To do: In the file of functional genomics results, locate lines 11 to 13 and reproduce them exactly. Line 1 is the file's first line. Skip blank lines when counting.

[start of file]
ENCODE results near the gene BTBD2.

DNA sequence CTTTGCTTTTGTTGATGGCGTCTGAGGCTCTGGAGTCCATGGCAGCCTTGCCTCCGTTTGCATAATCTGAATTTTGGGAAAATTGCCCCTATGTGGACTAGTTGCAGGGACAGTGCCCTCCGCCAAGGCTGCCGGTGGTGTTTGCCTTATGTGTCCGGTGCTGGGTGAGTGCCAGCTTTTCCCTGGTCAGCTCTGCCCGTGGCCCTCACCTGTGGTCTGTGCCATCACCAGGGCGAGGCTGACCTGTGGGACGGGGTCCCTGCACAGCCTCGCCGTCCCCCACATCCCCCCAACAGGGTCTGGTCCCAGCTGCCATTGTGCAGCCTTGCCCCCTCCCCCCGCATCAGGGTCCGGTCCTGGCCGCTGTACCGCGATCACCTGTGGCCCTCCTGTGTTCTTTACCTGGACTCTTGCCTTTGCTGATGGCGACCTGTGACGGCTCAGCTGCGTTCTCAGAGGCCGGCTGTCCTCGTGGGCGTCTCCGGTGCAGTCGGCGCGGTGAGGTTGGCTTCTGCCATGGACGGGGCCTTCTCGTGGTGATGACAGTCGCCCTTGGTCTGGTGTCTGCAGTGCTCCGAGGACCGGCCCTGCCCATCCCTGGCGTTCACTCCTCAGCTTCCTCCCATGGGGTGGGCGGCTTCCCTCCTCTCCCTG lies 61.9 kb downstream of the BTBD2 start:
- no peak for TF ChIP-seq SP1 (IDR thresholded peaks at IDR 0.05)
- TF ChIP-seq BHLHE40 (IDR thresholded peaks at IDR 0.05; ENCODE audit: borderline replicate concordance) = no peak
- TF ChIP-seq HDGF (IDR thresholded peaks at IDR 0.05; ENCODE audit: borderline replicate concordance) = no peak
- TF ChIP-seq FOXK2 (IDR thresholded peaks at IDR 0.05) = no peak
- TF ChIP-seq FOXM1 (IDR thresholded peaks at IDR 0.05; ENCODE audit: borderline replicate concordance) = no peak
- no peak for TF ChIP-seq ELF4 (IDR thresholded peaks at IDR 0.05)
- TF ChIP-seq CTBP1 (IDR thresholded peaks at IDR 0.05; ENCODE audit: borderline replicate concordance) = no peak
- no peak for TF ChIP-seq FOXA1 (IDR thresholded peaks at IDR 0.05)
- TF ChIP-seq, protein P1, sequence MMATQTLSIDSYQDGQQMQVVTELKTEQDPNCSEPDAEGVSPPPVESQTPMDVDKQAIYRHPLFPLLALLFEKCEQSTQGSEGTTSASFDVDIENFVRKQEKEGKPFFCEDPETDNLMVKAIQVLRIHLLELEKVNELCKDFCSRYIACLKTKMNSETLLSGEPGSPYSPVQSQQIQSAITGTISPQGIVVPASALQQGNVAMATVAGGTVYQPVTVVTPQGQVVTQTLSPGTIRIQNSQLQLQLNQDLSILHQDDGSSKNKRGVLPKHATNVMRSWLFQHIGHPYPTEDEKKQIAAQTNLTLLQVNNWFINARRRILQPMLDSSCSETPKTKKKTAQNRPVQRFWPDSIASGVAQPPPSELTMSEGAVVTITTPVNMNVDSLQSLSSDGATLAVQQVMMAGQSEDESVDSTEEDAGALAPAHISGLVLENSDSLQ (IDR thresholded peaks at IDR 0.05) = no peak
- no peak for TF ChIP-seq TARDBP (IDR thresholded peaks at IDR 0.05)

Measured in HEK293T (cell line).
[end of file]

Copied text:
- TF ChIP-seq, protein P1, sequence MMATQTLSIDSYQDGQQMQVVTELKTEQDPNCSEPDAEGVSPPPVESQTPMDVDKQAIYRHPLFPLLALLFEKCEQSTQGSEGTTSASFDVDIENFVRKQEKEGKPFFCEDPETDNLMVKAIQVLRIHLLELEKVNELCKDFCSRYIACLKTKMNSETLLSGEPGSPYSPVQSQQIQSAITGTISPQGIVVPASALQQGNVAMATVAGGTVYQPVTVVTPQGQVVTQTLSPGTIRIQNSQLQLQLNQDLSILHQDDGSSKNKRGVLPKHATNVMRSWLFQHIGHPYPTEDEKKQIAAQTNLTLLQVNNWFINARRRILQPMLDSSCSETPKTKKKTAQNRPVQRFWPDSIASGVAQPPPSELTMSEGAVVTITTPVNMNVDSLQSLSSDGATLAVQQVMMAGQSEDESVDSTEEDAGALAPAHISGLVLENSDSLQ (IDR thresholded peaks at IDR 0.05) = no peak
- no peak for TF ChIP-seq TARDBP (IDR thresholded peaks at IDR 0.05)

Measured in HEK293T (cell line).